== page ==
What are the costs that go into buying your home?
- mortgage arrangement fee
- valuation fee
- legal fees
- stamp duty (if you’re a first-time buyer purchasing a property costing more than £300,000, or £125,000 if you’re moving up the property ladder or already own a home)
- removal costs
And don’t forget once you’re in your home, there’ll be regular ongoing bills you’ll face as a homeowner, on top of your regular mortgage payments, such as:
Here is a guide to how much you’re likely to pay out as part of the house-buying process:
How much deposit is required for first time buyers?
Finding a deposit is the biggest hurdle for first time buyers. You’ll need to have saved at least 5% of the price you’re paying for your new home before you can apply for a mortgage. For a house worth £150,000, that means saving £7,500 just for the minimum deposit. If you’re able to save more and can afford a bigger deposit, you’ll probably get a better mortgage deal. See our choice of first time buyer mortgage deals.
People who can manage to save only 5% can get extra help from the government. Look at the government’s Help to Buy scheme which is designed for people in your situation – whether you’re a first time buyer or already in a house and wanting to move up the property ladder.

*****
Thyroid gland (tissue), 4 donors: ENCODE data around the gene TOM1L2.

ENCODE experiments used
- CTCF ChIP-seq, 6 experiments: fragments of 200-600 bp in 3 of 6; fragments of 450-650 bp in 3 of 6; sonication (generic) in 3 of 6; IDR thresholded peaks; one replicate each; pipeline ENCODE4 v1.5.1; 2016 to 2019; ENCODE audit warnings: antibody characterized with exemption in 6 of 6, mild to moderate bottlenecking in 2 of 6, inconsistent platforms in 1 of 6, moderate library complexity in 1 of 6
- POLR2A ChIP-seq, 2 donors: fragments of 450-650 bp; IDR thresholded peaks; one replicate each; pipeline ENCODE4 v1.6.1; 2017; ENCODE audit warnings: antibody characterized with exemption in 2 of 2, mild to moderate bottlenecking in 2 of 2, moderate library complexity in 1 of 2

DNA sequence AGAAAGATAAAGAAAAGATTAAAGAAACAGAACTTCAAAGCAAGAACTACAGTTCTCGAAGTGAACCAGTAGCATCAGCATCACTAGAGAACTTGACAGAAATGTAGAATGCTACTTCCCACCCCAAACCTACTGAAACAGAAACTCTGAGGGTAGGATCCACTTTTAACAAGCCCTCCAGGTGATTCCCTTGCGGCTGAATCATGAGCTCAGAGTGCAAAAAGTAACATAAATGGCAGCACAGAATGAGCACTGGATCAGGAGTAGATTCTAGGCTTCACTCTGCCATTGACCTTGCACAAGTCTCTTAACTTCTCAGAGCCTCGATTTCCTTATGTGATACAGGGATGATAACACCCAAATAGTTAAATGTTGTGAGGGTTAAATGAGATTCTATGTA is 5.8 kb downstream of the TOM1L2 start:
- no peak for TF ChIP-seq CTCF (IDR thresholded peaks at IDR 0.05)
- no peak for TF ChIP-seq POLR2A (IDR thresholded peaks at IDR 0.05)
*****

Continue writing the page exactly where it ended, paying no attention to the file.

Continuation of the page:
How much is stamp duty for first time buyers?
In England, Stamp duty, or to give it it’s full name, Stamp Duty Land Tax (SDLT) is a tax which is usually payable when you purchase a home costing more than £125,000. In Scotland, it’s called the Land and Buildings Transaction Tax (LBTT).
However, under changes announced in the 2017 Budget, first-time buyers no longer have pay stamp duty on property purchases up to £300,000. If you’re buying a home costing up to £500,000, you don’t have to pay stamp duty on the first £300,000, but must pay it at a rate of 5% on anything above that. If you’re purchasing a property costing over £500,000, you’ll have to pay stamp duty at standard rates.
These rates increase depending on how much your house costs to buy. Between £125,001 and £250,000 it’s 2% and it steadily increases to 12% on £1,5 million properties.
You can find out more in our guide to stamp duty for first time buyers. And you can work out exactly how much you’ll pay with our stamp duty calculator.